It's not nice to tempt Mother Nature when she's in a bad mood already


Just an hour ago, TPP tempted fate and the fickle finger of Mother Nature delivered.  The pixels on TPP's last blog were hardly dry when a largish limb split from the neighbor's big Liriodendron (tulip tree) and narrowly missed squashing their garage like a bug. As it is the damage is minimal but no one is going anywhere any time too soon. This is a job well beyond TPP's abilities with a chair saw although in younger and more foolish days he has handled an even bigger job, but then it was his own garage on the line, and it was only a weekender cabin. Of course a couple of nice Thuja plicata's are under that limb and the limber pine may have taken a beating. Not to mention his tiny Sinocalycanthus is where it can get trampled during the clean up.  Of course, this kind of weather will have every qualified arborist in the area working overtime for a week or two.

Ice! Not nice!

Nothing quite like an ice storm when you live in a neighborhood of big trees. With an accumulation of about 1/4" on twigs and limbs, every gust of wind, and it is windy, and it rains twigs and limbs, and it is raining, heavily.  On the whole a lovely day! A biggish limb had fallen from the rhododendron-hating oak, but a weeping mulberry caught it before it could smash a new azalea, but each gust of wind was smashing the limb into a sun porch window.  So no choice, TPP had to suit up and pull the limb loose.  A really big limb was blocking the street and the driveways of two neighbors, but the intrepid botanist was able to pull enough out of the way to open the street and one of the two driveways.  Sorry, across the street neighbor, but the limb in your driveway is way to big for this one old guy to pull.  To continue the good-deeding, accumulations of limbs were blocking the sidewalk and drives of two more neighbors, so since you can't get wetter, TPP pulled all of those limbs out of the way too. Should be charging by the pound, but that diminishes the goodness of the deed.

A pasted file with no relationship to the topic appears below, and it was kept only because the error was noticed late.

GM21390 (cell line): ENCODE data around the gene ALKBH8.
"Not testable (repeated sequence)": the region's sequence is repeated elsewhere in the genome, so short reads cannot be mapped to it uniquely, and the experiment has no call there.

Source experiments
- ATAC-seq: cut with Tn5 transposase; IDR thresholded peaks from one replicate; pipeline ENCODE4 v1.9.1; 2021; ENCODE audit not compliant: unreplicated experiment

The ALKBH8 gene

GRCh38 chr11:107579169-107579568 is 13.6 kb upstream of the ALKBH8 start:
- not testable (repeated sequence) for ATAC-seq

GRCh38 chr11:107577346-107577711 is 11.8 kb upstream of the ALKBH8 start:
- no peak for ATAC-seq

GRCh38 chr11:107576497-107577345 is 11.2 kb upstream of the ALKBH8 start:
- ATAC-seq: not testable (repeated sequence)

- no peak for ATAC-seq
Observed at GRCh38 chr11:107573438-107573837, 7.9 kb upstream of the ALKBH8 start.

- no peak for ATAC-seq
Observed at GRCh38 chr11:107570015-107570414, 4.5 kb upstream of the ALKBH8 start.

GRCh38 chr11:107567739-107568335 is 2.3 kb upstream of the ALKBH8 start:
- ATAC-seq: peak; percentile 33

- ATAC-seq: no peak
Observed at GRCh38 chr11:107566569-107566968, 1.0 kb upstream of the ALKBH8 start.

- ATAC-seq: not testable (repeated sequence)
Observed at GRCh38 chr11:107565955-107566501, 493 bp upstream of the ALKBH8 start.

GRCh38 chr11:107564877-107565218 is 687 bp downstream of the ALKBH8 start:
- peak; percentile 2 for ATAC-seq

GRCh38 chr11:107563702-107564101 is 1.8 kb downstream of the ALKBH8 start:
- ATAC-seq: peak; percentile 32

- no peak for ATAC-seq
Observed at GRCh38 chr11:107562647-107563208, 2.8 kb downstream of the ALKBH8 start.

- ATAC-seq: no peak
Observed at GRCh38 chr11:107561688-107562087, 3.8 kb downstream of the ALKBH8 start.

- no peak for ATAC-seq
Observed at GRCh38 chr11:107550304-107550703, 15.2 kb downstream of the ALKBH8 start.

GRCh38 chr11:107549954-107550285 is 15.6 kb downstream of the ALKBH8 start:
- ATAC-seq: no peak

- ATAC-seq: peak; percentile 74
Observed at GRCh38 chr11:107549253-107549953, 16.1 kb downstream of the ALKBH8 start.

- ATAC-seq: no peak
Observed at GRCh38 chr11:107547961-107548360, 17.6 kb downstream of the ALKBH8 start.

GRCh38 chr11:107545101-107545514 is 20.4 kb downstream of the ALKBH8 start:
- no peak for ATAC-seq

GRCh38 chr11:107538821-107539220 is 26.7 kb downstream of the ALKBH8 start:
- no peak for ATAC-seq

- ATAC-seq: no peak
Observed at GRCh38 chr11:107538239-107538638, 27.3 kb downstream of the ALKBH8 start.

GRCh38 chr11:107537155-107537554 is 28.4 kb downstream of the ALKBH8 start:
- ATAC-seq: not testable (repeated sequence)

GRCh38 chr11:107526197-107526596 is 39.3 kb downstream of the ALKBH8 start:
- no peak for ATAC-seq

The Phactors back gardens are a  stream where the flooded upper half is running down into the flooded lower half, and, wow!, another limb just came crashing down, but out where it doesn't need to be moved just now. Birds are packing into the covered birdfeeder, but a red-bellied woodpecker keeps zipping in and rousting everyone else. Guess they like to eat alone
Ooo! Another limb just came down in the back garden, and the air temp 31 F at 7 AM is still stubbornly stuck on 32, so this isn't going to abate very soon.  So far so good in terms of no serious damage to ornamentals or structures. A more detailed inspection will happen when it stops raining ice cubes.  Have a nice day!

New toy - iphone adapter

TPP got himself a new toy! It's a photo adapter for his iphone, once you get the adapter adjusted for your particular iphone, the adapter easily attaches to any occular, a telescope, half of a pair of binoculars, or your favorite research microscope.  TPP has several excellent microscopes but they were all made for film photography, and so this adapter is a cheap, under $50, means of readapting so you can digitally record data again.  Of course, you don't drag you favorite microscope home for the holidays, they are big and heavy, so your telescope will have to do.  Although the initial adjustment is a bit tricky and TPP's model of iphone is right at the limits of what will fit in the adapter size-wise, it works pretty well.  This is an image of one of our feathered free-loaders taken by this new setup.  So far this seems like a pretty good  toy, one that you might enjoy having.  See for yourself, the results are pretty good even when taken through the kitchen window out to a bird feeder some 30-40 feet away.

First flower of winter